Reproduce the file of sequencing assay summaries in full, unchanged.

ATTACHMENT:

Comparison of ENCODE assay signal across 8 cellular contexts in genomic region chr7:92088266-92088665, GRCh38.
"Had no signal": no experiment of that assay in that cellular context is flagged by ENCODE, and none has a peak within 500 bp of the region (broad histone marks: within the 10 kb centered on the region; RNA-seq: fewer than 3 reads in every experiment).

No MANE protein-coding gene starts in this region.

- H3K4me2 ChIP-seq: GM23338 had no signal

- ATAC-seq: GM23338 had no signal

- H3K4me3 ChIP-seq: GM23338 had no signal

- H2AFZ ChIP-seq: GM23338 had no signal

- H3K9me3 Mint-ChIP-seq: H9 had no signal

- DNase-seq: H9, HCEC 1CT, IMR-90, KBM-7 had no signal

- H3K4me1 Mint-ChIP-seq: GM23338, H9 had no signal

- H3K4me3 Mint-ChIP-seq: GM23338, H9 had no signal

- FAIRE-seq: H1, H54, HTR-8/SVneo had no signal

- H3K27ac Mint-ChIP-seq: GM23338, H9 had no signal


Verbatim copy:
Comparison of ENCODE assay signal across 8 cellular contexts in genomic region chr7:92088266-92088665, GRCh38.
"Had no signal": no experiment of that assay in that cellular context is flagged by ENCODE, and none has a peak within 500 bp of the region (broad histone marks: within the 10 kb centered on the region; RNA-seq: fewer than 3 reads in every experiment).

No MANE protein-coding gene starts in this region.

- H3K4me2 ChIP-seq: GM23338 had no signal

- ATAC-seq: GM23338 had no signal

- H3K4me3 ChIP-seq: GM23338 had no signal

- H2AFZ ChIP-seq: GM23338 had no signal

- H3K9me3 Mint-ChIP-seq: H9 had no signal

- DNase-seq: H9, HCEC 1CT, IMR-90, KBM-7 had no signal

- H3K4me1 Mint-ChIP-seq: GM23338, H9 had no signal

- H3K4me3 Mint-ChIP-seq: GM23338, H9 had no signal

- FAIRE-seq: H1, H54, HTR-8/SVneo had no signal

- H3K27ac Mint-ChIP-seq: GM23338, H9 had no signal